Musetto, a wintertime delicacy
We're talking about musetto, or muset in dialect, which literally means “little snout”: that's because its main ingredient is pork's snout meat, minced and spiced. The meat usually is a mix of pork cheek, tongue, shin, snout, rind and muscles, to which they usually add salt, pepper and spices, traditionally cinnamon, nutmeg, cloves and coriander though they also can vary, according to different recipes. Then the minced meat is packed in pig-gut casings and left in the seasoning cellars for at least one week.
This is how they do it, for example, at the long-running Salumificio Lovison in Spilimbergo, which has been processing top quality fresh pork meat since 1903, relying only on selected breeders within 20 kilometres from their family-run factory.
But musetto is not to be eaten as it is, it must be cooked before! And boiling in a pot for at least three hours.
The perfect match: brovada
The typical dish is “musetto with brovada”: warm musetto's slices along with grated, pickled white turnip. Of course, it's not just some simple, pickled turnip... Brovada was acknowledged in 2011 as a DOP – Denominazione di Origine Protetta, thus making it a Protected Designations of Origin product: it can actually be made only in the Provinces of Gorizia, Pordenone and Udine and only in places below 1.200 metres sea level (because it helps reducing parasites). A very strict ruling states exactly everything about the making of brovada, from the kind or turnip (a very special one, the so called violet-necked turnip, a cylindrical variety of the white one) to the sowing time and harvest, and so on.
Its very unique feature is the fermentation with marc, and it must be grape pulp coming exclusively from FVG region's red grape vines, thus reusing in a smart way wine-making waste (some also add some red wine or vinegar to the process). Brovada can be made only from September to March, and can be put on sale after at least a 30-days fermentation process.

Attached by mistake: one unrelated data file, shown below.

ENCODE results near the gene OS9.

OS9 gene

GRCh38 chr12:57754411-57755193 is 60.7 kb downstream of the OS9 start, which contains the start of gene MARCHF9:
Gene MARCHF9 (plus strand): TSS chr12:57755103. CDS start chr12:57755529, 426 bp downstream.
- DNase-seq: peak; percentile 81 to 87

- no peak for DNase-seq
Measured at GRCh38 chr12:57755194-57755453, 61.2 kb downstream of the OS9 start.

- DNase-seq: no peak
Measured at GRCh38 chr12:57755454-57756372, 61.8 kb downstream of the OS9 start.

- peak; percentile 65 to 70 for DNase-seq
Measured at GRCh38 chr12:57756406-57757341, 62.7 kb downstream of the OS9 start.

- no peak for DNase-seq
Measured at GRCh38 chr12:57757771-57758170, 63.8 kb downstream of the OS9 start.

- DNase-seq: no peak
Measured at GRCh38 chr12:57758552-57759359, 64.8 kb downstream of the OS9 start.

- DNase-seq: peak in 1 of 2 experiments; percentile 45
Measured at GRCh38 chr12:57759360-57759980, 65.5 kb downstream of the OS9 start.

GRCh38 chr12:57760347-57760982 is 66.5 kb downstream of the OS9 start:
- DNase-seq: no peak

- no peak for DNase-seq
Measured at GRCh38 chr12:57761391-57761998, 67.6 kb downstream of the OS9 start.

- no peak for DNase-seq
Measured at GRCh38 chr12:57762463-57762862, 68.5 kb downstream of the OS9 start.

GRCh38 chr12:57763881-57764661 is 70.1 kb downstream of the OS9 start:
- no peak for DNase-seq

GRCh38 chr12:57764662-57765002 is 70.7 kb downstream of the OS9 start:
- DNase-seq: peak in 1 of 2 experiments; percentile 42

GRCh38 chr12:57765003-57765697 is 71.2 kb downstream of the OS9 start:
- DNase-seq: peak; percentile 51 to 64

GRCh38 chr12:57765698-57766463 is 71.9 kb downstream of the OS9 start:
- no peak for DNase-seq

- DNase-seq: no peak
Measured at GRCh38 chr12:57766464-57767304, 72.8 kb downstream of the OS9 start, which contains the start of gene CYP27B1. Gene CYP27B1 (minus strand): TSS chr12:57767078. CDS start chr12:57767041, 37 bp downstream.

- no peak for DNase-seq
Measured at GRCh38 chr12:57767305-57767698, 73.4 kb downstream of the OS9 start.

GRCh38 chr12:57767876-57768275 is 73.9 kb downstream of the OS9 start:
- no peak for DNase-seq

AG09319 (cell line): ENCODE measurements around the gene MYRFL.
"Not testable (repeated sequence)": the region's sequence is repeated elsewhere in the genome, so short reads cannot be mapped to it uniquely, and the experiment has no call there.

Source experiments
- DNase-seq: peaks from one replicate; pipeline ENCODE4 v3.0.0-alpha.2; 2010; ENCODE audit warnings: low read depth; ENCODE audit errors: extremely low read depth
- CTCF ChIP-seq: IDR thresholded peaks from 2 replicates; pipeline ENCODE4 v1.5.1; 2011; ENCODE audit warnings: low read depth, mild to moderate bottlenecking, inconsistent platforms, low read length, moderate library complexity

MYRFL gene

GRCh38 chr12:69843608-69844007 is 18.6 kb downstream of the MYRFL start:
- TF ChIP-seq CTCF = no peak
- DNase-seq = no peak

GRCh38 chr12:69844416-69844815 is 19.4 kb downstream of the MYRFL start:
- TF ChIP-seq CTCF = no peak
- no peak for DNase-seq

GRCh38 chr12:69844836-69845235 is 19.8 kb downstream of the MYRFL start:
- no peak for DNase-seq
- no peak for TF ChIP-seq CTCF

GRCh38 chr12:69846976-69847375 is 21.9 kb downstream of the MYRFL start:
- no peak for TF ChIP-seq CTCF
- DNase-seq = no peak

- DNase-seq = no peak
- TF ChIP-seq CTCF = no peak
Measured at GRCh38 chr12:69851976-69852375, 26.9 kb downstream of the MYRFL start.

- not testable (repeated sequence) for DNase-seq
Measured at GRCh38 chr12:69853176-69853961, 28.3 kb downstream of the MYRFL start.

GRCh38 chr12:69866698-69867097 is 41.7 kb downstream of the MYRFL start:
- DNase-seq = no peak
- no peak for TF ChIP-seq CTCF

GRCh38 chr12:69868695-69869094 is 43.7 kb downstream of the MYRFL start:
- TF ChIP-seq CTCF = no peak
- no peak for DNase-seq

Its name probably derives from the Langobardic term “breowan”, which means “to boil”. It's easy to find it canned in supermarkets but of course it needs a revamp before eating. It should be heated in a pan, with olive oil, garlic and laurel leaves before getting along with musetto in your plate. Meanwhile, in your glass there should be, of course, some of our strong red wines: a great Cabernet Franc or Cabernet Sauvignon, for example, or even a Merlot would be a suitable match for this incredible dish.
A diet's foe: salame con panna
About the copious Italian salami varieties, we'd better point out two main categories to which they all belong: “fresh” salami and aged salami. Fresh salami can be also served warm, thus implying it must be cooked somehow. A traditional recipe from the Pordenone area, for example, is “salame con panna”, salami with cream: we know it could be a bit tough for your coronary artery, but it still is a very delicious treat – of course, if you don't exceed, and in wintertime only...
Just simply put some butter in a pan, then add some thick slices and let them brown off on both sides. In the end, put some cream on them and after a few, boiling minutes there you have it. It should be served with some hot polenta... But if you want to know what polenta is and how to cook it, you better wait for our next article: that's a whole new culinary chapter apart!